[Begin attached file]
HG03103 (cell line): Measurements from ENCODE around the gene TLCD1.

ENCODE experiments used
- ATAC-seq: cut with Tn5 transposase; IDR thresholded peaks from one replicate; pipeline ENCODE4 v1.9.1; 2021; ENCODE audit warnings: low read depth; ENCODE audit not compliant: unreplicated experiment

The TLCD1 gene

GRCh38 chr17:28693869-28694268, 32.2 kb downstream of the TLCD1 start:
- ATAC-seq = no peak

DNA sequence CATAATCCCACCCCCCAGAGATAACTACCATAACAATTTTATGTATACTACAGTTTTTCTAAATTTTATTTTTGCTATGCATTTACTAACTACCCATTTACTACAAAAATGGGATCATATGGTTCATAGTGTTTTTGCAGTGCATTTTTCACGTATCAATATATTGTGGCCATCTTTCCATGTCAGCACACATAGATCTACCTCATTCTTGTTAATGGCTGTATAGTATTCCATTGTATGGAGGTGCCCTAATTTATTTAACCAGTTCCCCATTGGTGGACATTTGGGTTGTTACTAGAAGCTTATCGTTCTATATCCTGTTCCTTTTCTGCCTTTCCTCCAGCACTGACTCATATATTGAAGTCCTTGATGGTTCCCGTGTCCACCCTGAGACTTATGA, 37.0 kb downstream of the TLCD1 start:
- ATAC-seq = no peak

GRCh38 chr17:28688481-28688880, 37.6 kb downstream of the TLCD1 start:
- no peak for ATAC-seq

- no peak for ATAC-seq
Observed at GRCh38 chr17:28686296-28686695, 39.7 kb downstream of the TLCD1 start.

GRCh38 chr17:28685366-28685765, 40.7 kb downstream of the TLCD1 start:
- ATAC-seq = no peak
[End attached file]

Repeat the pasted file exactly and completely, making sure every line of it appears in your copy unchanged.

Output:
HG03103 (cell line): Measurements from ENCODE around the gene TLCD1.

ENCODE experiments used
- ATAC-seq: cut with Tn5 transposase; IDR thresholded peaks from one replicate; pipeline ENCODE4 v1.9.1; 2021; ENCODE audit warnings: low read depth; ENCODE audit not compliant: unreplicated experiment

The TLCD1 gene

GRCh38 chr17:28693869-28694268, 32.2 kb downstream of the TLCD1 start:
- ATAC-seq = no peak

DNA sequence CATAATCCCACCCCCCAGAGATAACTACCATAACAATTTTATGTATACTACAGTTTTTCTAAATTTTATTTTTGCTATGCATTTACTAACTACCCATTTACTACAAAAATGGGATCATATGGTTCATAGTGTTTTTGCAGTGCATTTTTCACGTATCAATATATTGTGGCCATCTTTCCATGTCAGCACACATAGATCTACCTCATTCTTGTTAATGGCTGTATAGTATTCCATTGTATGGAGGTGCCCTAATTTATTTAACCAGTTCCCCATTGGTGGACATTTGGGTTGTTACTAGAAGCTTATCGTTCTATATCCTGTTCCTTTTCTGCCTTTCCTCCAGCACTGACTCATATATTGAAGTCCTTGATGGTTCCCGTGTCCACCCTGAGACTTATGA, 37.0 kb downstream of the TLCD1 start:
- ATAC-seq = no peak

GRCh38 chr17:28688481-28688880, 37.6 kb downstream of the TLCD1 start:
- no peak for ATAC-seq

- no peak for ATAC-seq
Observed at GRCh38 chr17:28686296-28686695, 39.7 kb downstream of the TLCD1 start.

GRCh38 chr17:28685366-28685765, 40.7 kb downstream of the TLCD1 start:
- ATAC-seq = no peak